Statement Of Senator Patrick Leahy (D-Vt.), Ranking Member, Senate Judiciary Committee, On The 150th Anniversary Of The Second Founding

On September 17, 1787, George Washington, James Madison, and their fellow Framers made the momentous decision to sign the Constitution and send it along to the American people for ratification – marking a new beginning in our Nation’s profound experiment in democracy.

While the Constitutional Convention in Philadelphia in 1787 established the firm foundation for our democracy, it was not complete because it did not address the vexing issue of slavery.  It would take more than seven decades and a bloody Civil War before our founding charter would right that wrong.

This year marks the Sesquicentennial or the 150th anniversary of the Thirteenth Amendment, which, along with the Fourteenth and Fifteenth Amendments, has been described by scholars as our Nation’s “Second Founding.”  Ratified by President Lincoln and his generation after the Civil War, these Second Founding Amendments transformed our original charter by ending slavery, banning racial discrimination in voting, and elevating liberty and equality to a central place in our constitutional order.  While we rightly celebrate our original founding charter, we have often overlooked the importance of these subsequent amendments, which has served as the bedrock and inspiration to procuring equality for racial minorities and women.

On January 31, 1865, Congress passed the Thirteenth Amendment to end slavery and sent it to the States for ratification.  Passage of that amendment was by no means an easy feat.  As brilliantly captured by Steven Spielberg in his film Lincoln, the final vote was every bit as dramatic as the film’s portrayal.  Doris Kearns Goodwin’s award-winning book, Team of Rivals, noted that before this historic vote:  “Every available foot of space, both in the galleries and on the floor of the House, was crowded at an early hour,” and the attendees included Chief Justice Chase and the members of the Supreme Court, along with Secretary of State William Seward.

Without the support of five Democrats who became the swing votes, the amendment would never have passed.  One Pennsylvania congressman, knowing that his vote could very well cost him his seat, said right before he cast his vote that “If by my action today I dig my political grave, I will descend into it without a murmur.”  I am proud to say that both of Vermont’s Senators voted in favor of the amendment, including Senator Solomon Foot, who served as President Pro Tempore of the Senate during the Civil War, and Senator Jacob Collamer, who was called the “Green Mountain Socrates” by Senator Charles Sumner of Massachusetts.  Upon the amendment’s passage, Secretary of War Edwin Stanton ordered 100 guns to fire with their heaviest charges while the names of those who voted in favor of the amendment were read aloud because “History [would] embalm them in great honor.”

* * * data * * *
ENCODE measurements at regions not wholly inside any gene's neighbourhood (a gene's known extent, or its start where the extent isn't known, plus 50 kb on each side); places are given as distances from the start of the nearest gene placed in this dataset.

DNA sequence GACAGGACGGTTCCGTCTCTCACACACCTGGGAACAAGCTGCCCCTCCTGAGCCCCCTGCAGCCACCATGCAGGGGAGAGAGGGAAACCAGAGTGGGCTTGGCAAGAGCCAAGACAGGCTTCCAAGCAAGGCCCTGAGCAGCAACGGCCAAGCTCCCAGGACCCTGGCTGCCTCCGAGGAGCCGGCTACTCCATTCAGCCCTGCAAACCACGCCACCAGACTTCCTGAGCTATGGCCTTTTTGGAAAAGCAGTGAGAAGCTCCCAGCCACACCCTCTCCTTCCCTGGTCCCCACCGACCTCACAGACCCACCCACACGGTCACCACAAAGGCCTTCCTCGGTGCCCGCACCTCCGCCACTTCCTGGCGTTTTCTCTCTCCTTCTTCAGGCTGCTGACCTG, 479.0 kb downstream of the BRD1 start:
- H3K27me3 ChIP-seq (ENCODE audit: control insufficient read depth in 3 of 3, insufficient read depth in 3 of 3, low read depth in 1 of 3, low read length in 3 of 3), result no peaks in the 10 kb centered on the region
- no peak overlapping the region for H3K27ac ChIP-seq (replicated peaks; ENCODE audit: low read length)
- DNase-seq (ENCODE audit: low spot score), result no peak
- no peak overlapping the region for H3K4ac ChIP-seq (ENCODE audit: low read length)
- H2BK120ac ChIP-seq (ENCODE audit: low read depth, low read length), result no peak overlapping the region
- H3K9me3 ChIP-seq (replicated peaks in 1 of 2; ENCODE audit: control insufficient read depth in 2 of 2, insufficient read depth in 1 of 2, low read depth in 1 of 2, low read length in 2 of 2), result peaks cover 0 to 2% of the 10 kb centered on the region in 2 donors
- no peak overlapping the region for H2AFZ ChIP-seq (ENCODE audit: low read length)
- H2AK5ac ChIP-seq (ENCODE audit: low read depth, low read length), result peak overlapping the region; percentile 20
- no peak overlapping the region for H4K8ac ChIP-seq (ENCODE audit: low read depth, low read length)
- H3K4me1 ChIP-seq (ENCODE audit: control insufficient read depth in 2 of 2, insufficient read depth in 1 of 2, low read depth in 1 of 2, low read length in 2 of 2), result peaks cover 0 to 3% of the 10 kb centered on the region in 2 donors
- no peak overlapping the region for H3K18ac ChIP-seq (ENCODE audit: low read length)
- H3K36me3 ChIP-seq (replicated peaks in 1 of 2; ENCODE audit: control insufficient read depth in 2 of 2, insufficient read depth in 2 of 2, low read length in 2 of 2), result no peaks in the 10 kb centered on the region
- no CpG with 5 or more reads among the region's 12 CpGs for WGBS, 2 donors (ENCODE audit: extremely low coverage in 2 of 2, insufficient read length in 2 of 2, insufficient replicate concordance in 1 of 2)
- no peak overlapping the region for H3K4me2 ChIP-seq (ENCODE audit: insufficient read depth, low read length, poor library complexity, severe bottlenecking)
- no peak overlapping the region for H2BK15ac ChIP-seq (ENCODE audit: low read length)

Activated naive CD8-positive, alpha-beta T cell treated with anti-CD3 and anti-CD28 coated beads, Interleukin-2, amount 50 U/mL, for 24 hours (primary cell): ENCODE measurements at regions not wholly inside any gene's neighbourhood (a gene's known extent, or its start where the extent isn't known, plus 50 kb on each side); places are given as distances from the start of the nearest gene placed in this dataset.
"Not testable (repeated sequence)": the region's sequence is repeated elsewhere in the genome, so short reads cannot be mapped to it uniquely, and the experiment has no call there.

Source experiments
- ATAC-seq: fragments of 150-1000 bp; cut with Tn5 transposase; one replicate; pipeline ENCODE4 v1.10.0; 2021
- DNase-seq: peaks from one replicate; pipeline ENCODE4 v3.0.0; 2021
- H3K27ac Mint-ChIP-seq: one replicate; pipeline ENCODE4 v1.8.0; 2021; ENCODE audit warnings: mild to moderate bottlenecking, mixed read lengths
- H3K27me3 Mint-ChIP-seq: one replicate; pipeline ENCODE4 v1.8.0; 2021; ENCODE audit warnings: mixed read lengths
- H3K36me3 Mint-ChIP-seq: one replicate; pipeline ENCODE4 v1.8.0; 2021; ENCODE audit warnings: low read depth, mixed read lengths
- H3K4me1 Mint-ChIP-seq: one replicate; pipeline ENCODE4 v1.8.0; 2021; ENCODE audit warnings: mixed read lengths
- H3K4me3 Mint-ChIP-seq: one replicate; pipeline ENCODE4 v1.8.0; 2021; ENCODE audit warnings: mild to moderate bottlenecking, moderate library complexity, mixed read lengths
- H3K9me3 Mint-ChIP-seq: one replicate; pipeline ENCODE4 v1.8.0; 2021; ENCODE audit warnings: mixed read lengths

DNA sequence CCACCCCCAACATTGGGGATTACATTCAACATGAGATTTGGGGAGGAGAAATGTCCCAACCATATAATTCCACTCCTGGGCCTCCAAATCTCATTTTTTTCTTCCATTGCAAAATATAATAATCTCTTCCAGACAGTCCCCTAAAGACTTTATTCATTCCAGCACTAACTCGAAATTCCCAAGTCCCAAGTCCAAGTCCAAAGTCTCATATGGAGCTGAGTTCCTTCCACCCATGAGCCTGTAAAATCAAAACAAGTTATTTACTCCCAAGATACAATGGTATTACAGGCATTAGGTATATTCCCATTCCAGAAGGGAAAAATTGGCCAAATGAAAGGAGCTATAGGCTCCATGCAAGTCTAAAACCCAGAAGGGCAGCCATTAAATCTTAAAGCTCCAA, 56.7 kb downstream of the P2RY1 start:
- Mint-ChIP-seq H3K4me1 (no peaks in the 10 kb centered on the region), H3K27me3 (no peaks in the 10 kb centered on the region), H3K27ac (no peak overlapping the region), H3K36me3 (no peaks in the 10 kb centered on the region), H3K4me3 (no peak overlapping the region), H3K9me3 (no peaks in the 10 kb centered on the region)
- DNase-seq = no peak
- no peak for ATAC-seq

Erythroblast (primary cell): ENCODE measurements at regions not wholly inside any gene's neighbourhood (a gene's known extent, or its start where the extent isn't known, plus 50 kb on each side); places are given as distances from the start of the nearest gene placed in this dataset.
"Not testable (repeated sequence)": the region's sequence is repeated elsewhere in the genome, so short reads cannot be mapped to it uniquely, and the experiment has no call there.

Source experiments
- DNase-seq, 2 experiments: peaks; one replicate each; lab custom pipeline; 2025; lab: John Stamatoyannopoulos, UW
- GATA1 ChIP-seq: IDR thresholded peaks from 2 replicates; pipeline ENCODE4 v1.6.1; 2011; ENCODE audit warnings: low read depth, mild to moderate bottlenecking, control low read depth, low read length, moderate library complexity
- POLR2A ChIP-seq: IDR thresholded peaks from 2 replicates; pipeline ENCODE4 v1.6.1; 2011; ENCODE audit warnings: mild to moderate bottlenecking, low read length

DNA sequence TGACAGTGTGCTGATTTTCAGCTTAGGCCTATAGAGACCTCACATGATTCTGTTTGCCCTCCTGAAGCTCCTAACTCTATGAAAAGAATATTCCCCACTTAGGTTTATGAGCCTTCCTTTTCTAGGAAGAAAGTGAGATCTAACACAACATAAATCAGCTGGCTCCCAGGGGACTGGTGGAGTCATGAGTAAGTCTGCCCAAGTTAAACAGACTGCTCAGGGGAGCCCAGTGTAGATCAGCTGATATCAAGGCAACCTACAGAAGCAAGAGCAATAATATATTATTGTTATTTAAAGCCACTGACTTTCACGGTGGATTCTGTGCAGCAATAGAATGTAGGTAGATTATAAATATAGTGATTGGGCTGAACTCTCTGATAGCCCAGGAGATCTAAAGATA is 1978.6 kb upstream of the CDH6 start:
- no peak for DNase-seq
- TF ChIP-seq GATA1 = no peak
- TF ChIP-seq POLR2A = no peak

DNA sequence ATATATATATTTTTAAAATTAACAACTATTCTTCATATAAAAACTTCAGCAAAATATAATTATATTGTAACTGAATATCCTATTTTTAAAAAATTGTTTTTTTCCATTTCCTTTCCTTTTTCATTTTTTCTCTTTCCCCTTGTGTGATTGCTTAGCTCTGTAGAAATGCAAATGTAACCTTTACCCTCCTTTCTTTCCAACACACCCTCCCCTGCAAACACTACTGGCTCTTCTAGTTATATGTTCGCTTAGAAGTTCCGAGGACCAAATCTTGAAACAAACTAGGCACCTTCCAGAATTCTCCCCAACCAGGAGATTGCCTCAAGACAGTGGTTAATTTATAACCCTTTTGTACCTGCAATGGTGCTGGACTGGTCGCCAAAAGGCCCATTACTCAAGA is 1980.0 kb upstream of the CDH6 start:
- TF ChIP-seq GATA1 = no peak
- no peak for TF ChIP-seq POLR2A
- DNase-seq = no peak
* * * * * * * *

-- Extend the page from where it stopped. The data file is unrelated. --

Upon passage, President Lincoln received praise from even his most ardent critics, including the prominent abolitionist William Lloyd Garrison, who once burned a copy of the Constitution while calling it a pro-slavery document.


While this year marks the 150th anniversary of the passage and ratification of the Thirteenth Amendment, we should celebrate the Second Founding Amendments together, for they are inextricably bound.  The Fourteenth Amendment, passed in 1866 and ratified in 1868, is perhaps the single most influential amendment passed after the Bill of Rights.  This week also marks the 149th anniversary of the passage of the 14th Amendment in the Senate.  It was under the command of the Fourteenth Amendment providing equal protection for all citizens that the Supreme Court held that separate was inherently unequal in Brown vs. Board of Education; that marriage is a fundamental right that cannot be tainted with racial discrimination in Loving v. Virginia; that women could not be denied admission into an all-male military institute because of their gender in United States v. Virginia; and many others, including hopefully, that the fundamental right to marriage extends to all individuals regardless of sexual orientation or gender identity in Obergefell v. Hodges.


Ratification of the Thirteenth and Fourteenth Amendments cannot be separated from the Fifteenth, which outlawed racial discrimination in voting.  In 1865, one month after the end of the Civil War, William Lloyd Garrison called for disbanding an anti-slavery society of which Frederick Douglass and others were members.  Prescient as ever, and about 100 years before the passage of the Voting Rights Act, Frederick Douglass responded that “Slavery is not abolished until the black man has the ballot.”


As we celebrate the Second Founding Amendments, we must also take time to recognize that issues of race continue to plague our Nation.  And as far as we have come, we still have a lot further to go in our march toward a more perfect union.  There are some who would confine the fight for civil rights to a bygone era.  They see it as a remnant of the distant past in our Nation’s history.  And they cite the election of an African American president as evidence that we have somehow achieved full equality under the law.  But we know the struggle for equality and for civil rights is ongoing.  The fight for a more perfect union is one that every generation must contribute to – including this one.


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